On the eve of National Agriculture Day there can be no question that Australian farmers are the backbone of our country.
Our island nation prides itself on growing the cleanest and greenest horticulture and agriculture in the world.
But our farmers can’t do it alone – they need the unwavering support of consumers to ensure that the lifeblood of our country continues to remain viable.
This is why country of origin labelling is so important and it’s even more important for consumers to actually read that labelling so they know what they are buying.
Aussie produce should be foremost not only in their minds, but in their shopping baskets.
If you don’t know where your food is coming from, make sure you ask. In a perfect world Australian supermarkets would only stock ‘true blue’ produce, but we all know that the world is far from perfect, so asking the question makes retailers take notice.
On the subject of a perfect world, it is shocking to learn that – in a country where obesity seems fast becoming the norm – so many Australian families don’t eat home cooked, nutritious food as part of their daily routine.
Don’t get me wrong – I’m a working mum with a family and I absolutely understand the whole work/life balance challenge.
Sometimes it seems so much easier to head for the nearest takeaway outlet – but cooking healthy food with a vegetable base costs less than fast food.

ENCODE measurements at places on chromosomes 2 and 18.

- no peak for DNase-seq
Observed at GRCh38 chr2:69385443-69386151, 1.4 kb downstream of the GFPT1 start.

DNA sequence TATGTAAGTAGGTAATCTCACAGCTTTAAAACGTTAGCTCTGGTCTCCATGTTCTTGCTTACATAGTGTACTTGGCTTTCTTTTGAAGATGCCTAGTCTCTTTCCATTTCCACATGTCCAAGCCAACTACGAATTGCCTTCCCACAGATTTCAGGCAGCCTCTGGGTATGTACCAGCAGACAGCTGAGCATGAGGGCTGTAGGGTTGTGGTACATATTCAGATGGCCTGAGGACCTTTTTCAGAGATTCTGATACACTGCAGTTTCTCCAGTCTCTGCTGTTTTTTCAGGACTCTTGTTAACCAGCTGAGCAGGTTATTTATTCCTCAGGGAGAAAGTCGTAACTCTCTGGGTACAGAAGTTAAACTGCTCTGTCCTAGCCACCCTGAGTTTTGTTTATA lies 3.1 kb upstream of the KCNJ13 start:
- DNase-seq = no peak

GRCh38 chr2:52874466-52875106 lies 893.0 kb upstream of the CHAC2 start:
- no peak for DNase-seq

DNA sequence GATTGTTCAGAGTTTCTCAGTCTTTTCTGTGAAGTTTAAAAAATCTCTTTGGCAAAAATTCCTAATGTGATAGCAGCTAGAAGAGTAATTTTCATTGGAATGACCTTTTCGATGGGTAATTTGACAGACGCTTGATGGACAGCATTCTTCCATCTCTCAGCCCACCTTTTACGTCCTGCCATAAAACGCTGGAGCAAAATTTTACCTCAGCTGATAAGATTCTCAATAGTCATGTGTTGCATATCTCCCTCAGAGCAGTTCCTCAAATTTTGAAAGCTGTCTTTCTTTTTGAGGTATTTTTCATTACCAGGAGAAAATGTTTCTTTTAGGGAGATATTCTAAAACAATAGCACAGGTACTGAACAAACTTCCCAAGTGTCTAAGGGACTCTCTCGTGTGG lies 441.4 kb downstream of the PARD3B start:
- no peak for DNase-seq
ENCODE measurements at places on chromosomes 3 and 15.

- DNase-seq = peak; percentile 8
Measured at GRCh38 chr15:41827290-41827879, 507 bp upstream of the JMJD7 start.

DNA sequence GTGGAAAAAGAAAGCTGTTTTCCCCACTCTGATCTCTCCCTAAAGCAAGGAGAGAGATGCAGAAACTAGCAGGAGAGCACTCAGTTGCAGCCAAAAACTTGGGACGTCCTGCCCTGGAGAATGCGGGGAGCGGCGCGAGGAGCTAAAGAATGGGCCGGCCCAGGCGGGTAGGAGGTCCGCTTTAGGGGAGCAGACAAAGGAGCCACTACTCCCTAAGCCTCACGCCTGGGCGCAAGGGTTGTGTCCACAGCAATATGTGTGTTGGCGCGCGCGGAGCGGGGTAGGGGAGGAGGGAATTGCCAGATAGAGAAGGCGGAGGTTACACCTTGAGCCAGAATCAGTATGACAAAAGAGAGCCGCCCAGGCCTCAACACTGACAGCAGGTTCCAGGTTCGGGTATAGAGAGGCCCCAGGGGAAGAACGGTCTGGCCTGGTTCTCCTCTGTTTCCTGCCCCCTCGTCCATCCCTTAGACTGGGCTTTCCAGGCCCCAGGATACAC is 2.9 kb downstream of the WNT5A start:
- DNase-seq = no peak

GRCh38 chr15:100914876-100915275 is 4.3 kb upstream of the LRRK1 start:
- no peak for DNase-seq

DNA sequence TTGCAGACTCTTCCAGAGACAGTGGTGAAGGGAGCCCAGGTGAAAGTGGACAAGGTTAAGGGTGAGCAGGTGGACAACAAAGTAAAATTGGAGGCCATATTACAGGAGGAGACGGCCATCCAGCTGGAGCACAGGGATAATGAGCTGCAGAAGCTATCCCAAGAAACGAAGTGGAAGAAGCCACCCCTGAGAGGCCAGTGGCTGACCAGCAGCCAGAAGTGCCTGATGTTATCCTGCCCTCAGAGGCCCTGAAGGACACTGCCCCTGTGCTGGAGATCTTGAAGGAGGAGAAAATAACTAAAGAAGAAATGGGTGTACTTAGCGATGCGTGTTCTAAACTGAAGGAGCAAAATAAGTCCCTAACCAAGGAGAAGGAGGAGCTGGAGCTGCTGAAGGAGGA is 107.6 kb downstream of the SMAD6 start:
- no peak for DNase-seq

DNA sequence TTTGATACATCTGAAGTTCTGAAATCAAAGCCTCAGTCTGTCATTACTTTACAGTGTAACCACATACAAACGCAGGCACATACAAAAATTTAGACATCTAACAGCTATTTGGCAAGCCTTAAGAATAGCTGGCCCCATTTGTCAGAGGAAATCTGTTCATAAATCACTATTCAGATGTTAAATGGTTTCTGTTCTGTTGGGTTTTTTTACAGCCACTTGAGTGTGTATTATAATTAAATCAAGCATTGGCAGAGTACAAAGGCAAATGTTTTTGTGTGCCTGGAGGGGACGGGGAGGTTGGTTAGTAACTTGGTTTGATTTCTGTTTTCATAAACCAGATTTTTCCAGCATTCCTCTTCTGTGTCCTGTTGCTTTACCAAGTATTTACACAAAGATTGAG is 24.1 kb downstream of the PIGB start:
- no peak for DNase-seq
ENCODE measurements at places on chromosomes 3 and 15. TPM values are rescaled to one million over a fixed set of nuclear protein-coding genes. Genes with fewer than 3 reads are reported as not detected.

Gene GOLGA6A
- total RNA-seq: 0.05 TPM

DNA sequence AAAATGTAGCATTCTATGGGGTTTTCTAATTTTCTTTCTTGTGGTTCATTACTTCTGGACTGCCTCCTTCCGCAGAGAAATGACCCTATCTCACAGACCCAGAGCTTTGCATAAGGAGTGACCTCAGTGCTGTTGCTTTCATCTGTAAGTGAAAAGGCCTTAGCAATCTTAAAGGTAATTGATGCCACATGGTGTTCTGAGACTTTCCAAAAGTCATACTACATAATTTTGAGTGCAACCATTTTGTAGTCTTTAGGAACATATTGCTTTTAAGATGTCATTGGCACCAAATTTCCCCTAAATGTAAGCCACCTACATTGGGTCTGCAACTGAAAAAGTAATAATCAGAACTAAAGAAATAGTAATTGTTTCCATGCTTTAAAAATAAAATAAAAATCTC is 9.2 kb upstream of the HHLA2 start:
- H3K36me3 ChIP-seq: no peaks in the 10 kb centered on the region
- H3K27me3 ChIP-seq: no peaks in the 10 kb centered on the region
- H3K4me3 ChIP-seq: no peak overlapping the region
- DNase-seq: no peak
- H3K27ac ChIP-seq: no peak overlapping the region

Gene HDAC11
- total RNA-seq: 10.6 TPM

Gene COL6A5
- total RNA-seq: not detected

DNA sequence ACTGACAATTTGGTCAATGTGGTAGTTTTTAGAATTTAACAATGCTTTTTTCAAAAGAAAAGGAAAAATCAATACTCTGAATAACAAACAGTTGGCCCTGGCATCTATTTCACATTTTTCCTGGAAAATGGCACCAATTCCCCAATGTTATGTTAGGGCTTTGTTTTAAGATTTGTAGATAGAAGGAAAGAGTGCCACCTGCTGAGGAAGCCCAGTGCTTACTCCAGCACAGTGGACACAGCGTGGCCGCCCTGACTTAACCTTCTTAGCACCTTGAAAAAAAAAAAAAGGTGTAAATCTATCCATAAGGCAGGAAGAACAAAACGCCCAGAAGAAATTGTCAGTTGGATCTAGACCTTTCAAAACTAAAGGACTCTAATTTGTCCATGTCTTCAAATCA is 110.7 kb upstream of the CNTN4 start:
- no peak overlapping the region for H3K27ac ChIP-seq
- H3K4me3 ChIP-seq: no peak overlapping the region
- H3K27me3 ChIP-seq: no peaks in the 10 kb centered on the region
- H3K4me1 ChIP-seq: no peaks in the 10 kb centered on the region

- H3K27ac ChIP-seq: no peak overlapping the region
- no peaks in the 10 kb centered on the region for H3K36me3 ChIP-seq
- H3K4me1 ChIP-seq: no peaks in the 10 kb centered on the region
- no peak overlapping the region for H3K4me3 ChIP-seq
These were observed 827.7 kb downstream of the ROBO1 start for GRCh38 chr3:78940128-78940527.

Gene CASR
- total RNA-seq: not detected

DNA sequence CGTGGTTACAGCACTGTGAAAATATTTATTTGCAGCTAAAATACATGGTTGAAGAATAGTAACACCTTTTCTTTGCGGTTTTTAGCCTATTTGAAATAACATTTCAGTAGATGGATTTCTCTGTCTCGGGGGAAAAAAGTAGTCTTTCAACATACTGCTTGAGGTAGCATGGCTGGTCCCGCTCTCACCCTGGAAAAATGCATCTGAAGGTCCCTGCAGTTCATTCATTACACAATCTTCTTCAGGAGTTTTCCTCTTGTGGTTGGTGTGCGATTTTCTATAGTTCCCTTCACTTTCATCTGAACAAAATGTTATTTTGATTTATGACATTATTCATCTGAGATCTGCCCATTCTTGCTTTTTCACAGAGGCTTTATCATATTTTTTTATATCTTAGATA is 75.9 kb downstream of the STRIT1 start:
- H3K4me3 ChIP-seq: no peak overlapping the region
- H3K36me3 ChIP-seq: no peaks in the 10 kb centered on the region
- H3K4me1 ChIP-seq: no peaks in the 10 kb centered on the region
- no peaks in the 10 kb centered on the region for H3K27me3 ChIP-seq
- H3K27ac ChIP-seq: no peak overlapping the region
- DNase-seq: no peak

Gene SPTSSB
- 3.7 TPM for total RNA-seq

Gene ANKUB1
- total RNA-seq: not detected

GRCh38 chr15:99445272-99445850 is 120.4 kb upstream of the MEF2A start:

It is heartening to see so many people returning to more traditional food, not necessarily the meat and three veg, but the homemade veggie soups, or hearty stews harking back to their parents’ and grandparents’ times.
Not only are these foods nutritious, but they are super affordable and lend themselves to multi meal uses.
By ensuring we purchase Australian produce we can enhance our own health, as well as supporting our farmers.
If you sit back and think about how important farmers are the flow on effect for our communities fast becomes obvious.
If farmers don’t have a good season with their crops and are short on money, they don’t buy new vehicles, their families cut back on ‘non essentials’ such as visits to the local beautician, movies, department stores and the like.
That means those business owners also suffer a downturn in income, which then results in them cutting back on their own expenditure – and so the cycle goes.
With that simple analogy it shows just how imperative it is that we support our farmers who I firmly believe are the underrated backbone of Australia.
Sometimes I think that we have forgotten what built Australia, and fail to realise that the industry remains the future of Australia as we strive to become one of the biggest players on the world stage.
The figures speak for themselves – given that agriculture employs almost 400,000 people, it is no wonder the industry is the biggest employer in regional communities.
And if you spin those figures out to accommodate the associated support industries, Aussie farms directly and indirectly provides employment for almost two million people.
Recent ABARES figures show that almost 150,000 farmers produce enough food to feed three times the Australian population – resulting in an export market valued at more than $41 billion per annum.
To me it’s a no brainer – if we support our Australian farmers they will in turn support us, together we will prosper and Australia will remain at the forefront of the world’s agriculture.
- Lechelle Earl is the CEO of Onions Australia.